By: Houston Criminal Defense Attorney John T. Floyd and Mr. Billy Sinclair
On July 23, 2008 the State of Mississippi executed Dale Leo Bishop for his involvement in the beating death of 22-year-old Marcus James Gentry. The Bishop execution was significant only because he became the third person put to death in this country who did not actually kill the victim while the actual killer received life imprisonment.
In 1998 Bishop, Gentry, and Jessie Johnson engaged in a night of heavy drinking and drug use. They ended up in Gentry’s car on an isolated dirt road near Saltillo, a community in northern Mississippi. A dispute broke out among the men leading Johnson and Bishop to attack Gentry. Johnson struck Gentry 23 times with a hammer before it lodged in the victim’s throat. Bishop was convicted because he held Gentry by the neck during the murderous assault.
Johnson was tried separately from Bishop, convicted, and received a life sentence without parole. Bishop was also convicted by a jury, but elected to have the trial judge impose sentencing. Even though Johnson admitted that he struck the fatal blows that killed Gentry, the judge nonetheless sentenced Bishop to death.
The two others cases in which the actual killer received life while the lesser participant was put to death were Steven Hatch, who was put to death in Oklahoma in 1996, and Doyle Skillern, who was put to death in Texas in 1985.
In October 1979, Hatch and Glen Ake quit their jobs at a drilling company, borrowed the car of a fellow worker, and drove to a rural farmhouse in Okarache, Oklahoma. The barking of a family dog alerted 12-year-old Leslie Douglas that a vehicle had pulled into the front yard of the Douglas home. She asked Ake if he need any help. He asked the young girl for an address. The girl went back inside the residence to look up the address in the telephone book. Ake and Hatch followed her into the residence under the pretense of using the telephone. They found Rev. Richard Douglas, a local Baptist minister, his wife, Marilyn, and 16-year-old son, Brooks, in various parts of the residence. The two intruders pulled guns and forced everyone into the living room, telling the family they would blow their heads off if they tried anything.
The intruders then took Marilyn and Brooks to their rooms to get money. The mother and son were returned to the living and, along with Rev. Douglas, were bound, gagged, and told to lie face down on the floor. The intruders then took Leslie through the house in search of “secret hiding places” for cash, jewelry, and credit cards. After tearing the telephones from their connections, Ake told Leslie to undress and unsuccessfully attempted to rape her. Hatch also attempted to rape the young girl, but also was unsuccessful. Ake made a second attempt to rape the girl before telling her to dress and return to the living where she was also bound, gagged, and forced to lie face down on the floor.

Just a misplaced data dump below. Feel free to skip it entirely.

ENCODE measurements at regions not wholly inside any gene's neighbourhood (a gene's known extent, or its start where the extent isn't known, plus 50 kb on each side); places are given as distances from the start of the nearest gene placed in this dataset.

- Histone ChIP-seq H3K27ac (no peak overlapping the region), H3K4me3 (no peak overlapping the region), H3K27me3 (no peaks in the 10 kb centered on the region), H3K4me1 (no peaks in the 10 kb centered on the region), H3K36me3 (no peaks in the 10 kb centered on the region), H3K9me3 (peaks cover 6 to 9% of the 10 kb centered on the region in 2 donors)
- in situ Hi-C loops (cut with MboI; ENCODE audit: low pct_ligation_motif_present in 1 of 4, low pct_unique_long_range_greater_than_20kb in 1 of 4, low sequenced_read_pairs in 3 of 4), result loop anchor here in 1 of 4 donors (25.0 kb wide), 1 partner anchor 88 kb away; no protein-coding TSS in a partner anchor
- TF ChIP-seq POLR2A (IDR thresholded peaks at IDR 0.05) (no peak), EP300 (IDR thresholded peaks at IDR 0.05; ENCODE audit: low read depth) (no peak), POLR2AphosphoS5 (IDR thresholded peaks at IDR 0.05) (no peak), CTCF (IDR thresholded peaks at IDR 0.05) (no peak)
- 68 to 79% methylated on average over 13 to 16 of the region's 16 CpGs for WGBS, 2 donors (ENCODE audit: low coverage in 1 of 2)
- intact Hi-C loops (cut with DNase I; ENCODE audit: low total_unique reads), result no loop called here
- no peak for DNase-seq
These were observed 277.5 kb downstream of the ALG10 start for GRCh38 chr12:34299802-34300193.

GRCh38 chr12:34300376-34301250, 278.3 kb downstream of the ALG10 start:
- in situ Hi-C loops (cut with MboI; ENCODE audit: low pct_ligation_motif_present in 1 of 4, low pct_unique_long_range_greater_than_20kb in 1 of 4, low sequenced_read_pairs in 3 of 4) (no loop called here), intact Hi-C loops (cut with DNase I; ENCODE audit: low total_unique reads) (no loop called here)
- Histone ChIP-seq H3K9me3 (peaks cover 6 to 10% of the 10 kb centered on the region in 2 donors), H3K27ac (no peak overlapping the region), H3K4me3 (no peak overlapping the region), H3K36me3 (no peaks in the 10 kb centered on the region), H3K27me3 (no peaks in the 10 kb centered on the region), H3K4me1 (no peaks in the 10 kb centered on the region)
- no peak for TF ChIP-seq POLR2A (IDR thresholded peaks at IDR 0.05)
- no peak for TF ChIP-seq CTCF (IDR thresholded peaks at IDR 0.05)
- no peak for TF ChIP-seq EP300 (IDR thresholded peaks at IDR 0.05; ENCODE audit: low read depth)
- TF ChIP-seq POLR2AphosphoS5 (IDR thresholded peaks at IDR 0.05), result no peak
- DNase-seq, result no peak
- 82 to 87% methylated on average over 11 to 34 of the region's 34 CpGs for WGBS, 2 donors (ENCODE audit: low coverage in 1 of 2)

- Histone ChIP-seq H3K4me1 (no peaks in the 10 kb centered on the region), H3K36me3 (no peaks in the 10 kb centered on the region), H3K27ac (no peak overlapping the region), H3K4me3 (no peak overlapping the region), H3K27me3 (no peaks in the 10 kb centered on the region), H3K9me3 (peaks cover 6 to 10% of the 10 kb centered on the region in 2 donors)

Hatch covered the heads of all four of the family members. Ake then sent Hatch to their waiting vehicle. After telling the family that he didn’t want to shoot them, he said he didn’t know if they could be trusted. Before shooting Rev. Douglas and Leslie twice and Marilyn and Brooks once each, Ake said “I’m sorry but dead men don’t talk.” He then fled from the farmhouse and joined Hatch in their vehicle.
The two children survived the brutal assault but Rev. Douglas and his wife did not. Hatch and Ake were arrested the following month in Craig, Colorado. Both men were tried, convicted, and sentenced to death. Ake’s death sentence was ultimately commuted to life without parole after his conviction was reversed because the State had denied him access to favorable information for an insanity defense.
In October 1974 Patrick Randel was a narcotics agent working for the Texas Department of Public Safety. He was working undercover to purchase illegal drugs from Doyle Skillern and Charles Victor Sanne in Live Oak County. At approximately 7:00 p.m. on October 23 Randel was seen by fellow DPS agents at he left a motel room in Beeville and got into the agents’ vehicle with Sanne. Randel and Sanne were followed by a second vehicle driven by Skillern. Randel left the state money that was to be used for purchasing the drugs from Skillern and Sanne in the motel room. Approximately one hour later Skillern and Sanne were observed entering Randel’s motel room.
At approximately 10:45 p.m. DPS narcotics agent Hector Sanchez received a telephone call at his home in Harlingen from agent Dennis Vickery. Vickery told Sanchez to go out to Gary Jackson’s house in San Benito and look for an orange Camaro, the vehicle that had been driven by Skillern earlier. The illegal drugs Randel was suppose to be purchasing allegedly belonged to Jackson. Sanchez picked up his partner Tom Daniel and a Harlingen Police sergeant named Chris Trevino.
At approximately 12:05 a.m. Sanchez and fellow officers spotted the Camaro parked at a convenience store. He and Trevino kept the vehicle under surveillance while Daniel stationed himself in his vehicle a short distance away. Trevino called the vehicle in to DPS and learned that it was on the agency’s stolen list. When the Camaro left the convenience store, it was followed by the two vehicles driven by Sanchez/Trevino and Daniel. The officers stopped the Camaro a few miles down Highway 77 near McAllen and discovered it was occupied by Skillern and Sanne. The agents quickly found Randel’s weapon, as well as the drug money, on Skillern and Randel’s credit cards and other items in Sanne’s possession. The two suspects were arrested.
Later that same day Randel was found shot to death in his locked vehicle at a roadside park near McAllen.
Skillern and Sanne were jointly tried, convicted, and sentenced to death. Sanne testified at the trial that he shot and killed Randel but claimed the shooting was in self-defense. Sanne’s death sentence was later overturned on appeal and he was sentenced to life imprisonment with the possibility of parole, and, in fact, was paroled after Skillern’s execution.